Current and former Plano city officials have credited the late H. Ross Perot Sr. as the visionary who jump-started the development of the city’s Legacy business corridor.
Perot died last week in Dallas at the age of 89.
Perot purchased thousands of acres of Plano land as part of a vision to expand his company’s headquarters north of Dallas, Plano Council Member Rick Grady said. Grady worked at Electronic Data Systems, Perot’s company, during the early stages of the development of the area.
“Ross said more than once [that] everything is moving north,” Grady said. ”Back in the late ’70s early ’80s, that was rural land, and hardly anything was developed north of [I-635].”
Global corporations such as J.C. Penney and Frito-Lay soon bought into the master-planned development in the 1980s and 1990s. Florence Shapiro, who was the mayor of Plano in the early 1990s, recalled Perot as being a visionary for what he accomplished.
“That’s the first word I would put next to his name, is ‘H. Ross Perot: visionary,’” Shapiro said in a video interview provided by the city of Plano. “He can look out into the future and see what the figure will look like.”
Other corporations to open offices on Perot’s original tract of land include Toyota, Capital One, Liberty Mutual and FedEx Office. But Perot’s plan to develop the area did not stop with the construction of corporate offices.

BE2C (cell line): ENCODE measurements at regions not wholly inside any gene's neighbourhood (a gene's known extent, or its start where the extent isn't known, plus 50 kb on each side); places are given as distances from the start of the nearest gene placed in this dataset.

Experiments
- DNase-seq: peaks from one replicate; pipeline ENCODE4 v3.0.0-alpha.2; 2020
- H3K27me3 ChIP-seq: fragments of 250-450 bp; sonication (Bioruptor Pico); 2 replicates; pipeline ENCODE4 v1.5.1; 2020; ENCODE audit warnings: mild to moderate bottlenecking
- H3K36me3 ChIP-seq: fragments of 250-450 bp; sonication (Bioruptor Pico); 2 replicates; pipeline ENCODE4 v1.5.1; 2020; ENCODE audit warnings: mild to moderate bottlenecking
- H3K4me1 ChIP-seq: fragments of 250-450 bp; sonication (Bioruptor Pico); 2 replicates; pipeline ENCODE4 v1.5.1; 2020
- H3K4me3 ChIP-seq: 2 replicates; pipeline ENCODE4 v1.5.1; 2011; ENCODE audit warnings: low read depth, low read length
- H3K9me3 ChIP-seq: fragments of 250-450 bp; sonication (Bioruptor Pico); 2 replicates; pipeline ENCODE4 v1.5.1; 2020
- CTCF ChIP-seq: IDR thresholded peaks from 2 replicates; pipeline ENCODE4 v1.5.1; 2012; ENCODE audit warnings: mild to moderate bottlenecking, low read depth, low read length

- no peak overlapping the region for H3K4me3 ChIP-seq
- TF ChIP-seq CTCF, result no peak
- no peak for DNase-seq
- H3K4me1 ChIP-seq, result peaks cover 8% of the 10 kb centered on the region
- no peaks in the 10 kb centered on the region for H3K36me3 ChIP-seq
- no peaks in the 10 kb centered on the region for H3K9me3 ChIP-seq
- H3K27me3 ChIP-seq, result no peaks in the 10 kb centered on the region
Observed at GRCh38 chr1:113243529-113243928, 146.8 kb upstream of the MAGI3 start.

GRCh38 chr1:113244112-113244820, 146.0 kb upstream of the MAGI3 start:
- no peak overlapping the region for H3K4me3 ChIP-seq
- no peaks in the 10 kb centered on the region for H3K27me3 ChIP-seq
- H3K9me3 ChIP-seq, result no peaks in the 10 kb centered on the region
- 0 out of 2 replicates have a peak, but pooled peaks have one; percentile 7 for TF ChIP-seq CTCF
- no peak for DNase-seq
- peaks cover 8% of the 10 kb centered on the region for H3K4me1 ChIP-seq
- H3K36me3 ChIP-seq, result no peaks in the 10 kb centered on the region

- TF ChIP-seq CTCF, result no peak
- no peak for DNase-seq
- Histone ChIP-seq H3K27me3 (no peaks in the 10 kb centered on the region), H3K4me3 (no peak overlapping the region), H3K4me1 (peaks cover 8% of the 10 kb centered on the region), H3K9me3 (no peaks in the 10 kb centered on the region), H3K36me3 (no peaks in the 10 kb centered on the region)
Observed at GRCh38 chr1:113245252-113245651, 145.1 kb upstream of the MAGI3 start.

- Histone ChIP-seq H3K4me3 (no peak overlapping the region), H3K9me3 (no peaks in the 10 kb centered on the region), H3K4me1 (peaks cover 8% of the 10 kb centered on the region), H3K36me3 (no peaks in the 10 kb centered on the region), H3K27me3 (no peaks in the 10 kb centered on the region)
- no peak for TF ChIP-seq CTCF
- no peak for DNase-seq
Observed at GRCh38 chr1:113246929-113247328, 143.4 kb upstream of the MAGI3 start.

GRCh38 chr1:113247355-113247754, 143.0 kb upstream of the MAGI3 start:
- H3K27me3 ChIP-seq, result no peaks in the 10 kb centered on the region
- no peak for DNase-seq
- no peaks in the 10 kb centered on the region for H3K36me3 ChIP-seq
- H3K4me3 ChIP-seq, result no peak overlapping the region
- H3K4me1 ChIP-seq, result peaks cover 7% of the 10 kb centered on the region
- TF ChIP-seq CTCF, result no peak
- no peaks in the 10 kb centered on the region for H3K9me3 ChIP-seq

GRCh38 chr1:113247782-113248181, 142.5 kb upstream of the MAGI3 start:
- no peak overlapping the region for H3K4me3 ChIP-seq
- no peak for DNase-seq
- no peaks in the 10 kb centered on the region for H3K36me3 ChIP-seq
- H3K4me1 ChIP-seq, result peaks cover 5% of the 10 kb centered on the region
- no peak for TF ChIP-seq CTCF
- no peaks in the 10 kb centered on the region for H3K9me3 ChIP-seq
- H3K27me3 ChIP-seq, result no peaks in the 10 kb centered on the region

Through Hillwood, his residential development company, Perot built housing for the thousands of employees that would eventually work in the area, Grady said.
“The idea was: ‘If we build the headquarters here, and other headquarters move here, we are going to need housing,’” Grady said.
In the 1980s, Perot sold EDS to General Motors Corp. for $2.5 billion and received $700 million in a buyout, according to The Associated Press. Dallas-based Highland Capital purchased the original EDS buildings last year.
Plano Mayor Harry LaRosiliere said in February that those offices are “ripe for redevelopment.”
In the years following the selling of his company, Perot made two unsuccessful bids for the U.S. presidency while running as an independent candidate.
Grady recalled he was hired at EDS on the spot in part because Perot liked hiring people with a military background. He recalls Perot as resembling a military leader as the founder of EDS.
“In the early days, the vast majority of EDS operated with military personnel, and we were all veterans,” Grady said. “A lot of the things that we did within EDS were kind of like walking out the military and walking into another unit. He was our commander-in-chief.”